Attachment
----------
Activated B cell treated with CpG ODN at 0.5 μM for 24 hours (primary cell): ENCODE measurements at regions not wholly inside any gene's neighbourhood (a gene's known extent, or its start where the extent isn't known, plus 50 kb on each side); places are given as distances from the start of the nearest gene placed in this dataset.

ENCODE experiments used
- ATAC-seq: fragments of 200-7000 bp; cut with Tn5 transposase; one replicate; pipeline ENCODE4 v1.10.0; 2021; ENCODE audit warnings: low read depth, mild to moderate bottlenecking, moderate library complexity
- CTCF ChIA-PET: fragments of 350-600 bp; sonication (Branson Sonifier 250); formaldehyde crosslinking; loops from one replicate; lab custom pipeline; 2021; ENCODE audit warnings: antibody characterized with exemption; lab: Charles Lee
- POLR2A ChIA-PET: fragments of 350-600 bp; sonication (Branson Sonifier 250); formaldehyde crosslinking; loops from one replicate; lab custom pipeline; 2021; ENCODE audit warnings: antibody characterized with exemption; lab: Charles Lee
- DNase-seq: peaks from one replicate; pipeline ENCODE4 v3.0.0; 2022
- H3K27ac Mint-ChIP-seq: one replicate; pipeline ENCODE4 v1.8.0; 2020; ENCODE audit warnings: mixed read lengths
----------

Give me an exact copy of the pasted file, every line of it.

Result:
Activated B cell treated with CpG ODN at 0.5 μM for 24 hours (primary cell): ENCODE measurements at regions not wholly inside any gene's neighbourhood (a gene's known extent, or its start where the extent isn't known, plus 50 kb on each side); places are given as distances from the start of the nearest gene placed in this dataset.

ENCODE experiments used
- ATAC-seq: fragments of 200-7000 bp; cut with Tn5 transposase; one replicate; pipeline ENCODE4 v1.10.0; 2021; ENCODE audit warnings: low read depth, mild to moderate bottlenecking, moderate library complexity
- CTCF ChIA-PET: fragments of 350-600 bp; sonication (Branson Sonifier 250); formaldehyde crosslinking; loops from one replicate; lab custom pipeline; 2021; ENCODE audit warnings: antibody characterized with exemption; lab: Charles Lee
- POLR2A ChIA-PET: fragments of 350-600 bp; sonication (Branson Sonifier 250); formaldehyde crosslinking; loops from one replicate; lab custom pipeline; 2021; ENCODE audit warnings: antibody characterized with exemption; lab: Charles Lee
- DNase-seq: peaks from one replicate; pipeline ENCODE4 v3.0.0; 2022
- H3K27ac Mint-ChIP-seq: one replicate; pipeline ENCODE4 v1.8.0; 2020; ENCODE audit warnings: mixed read lengths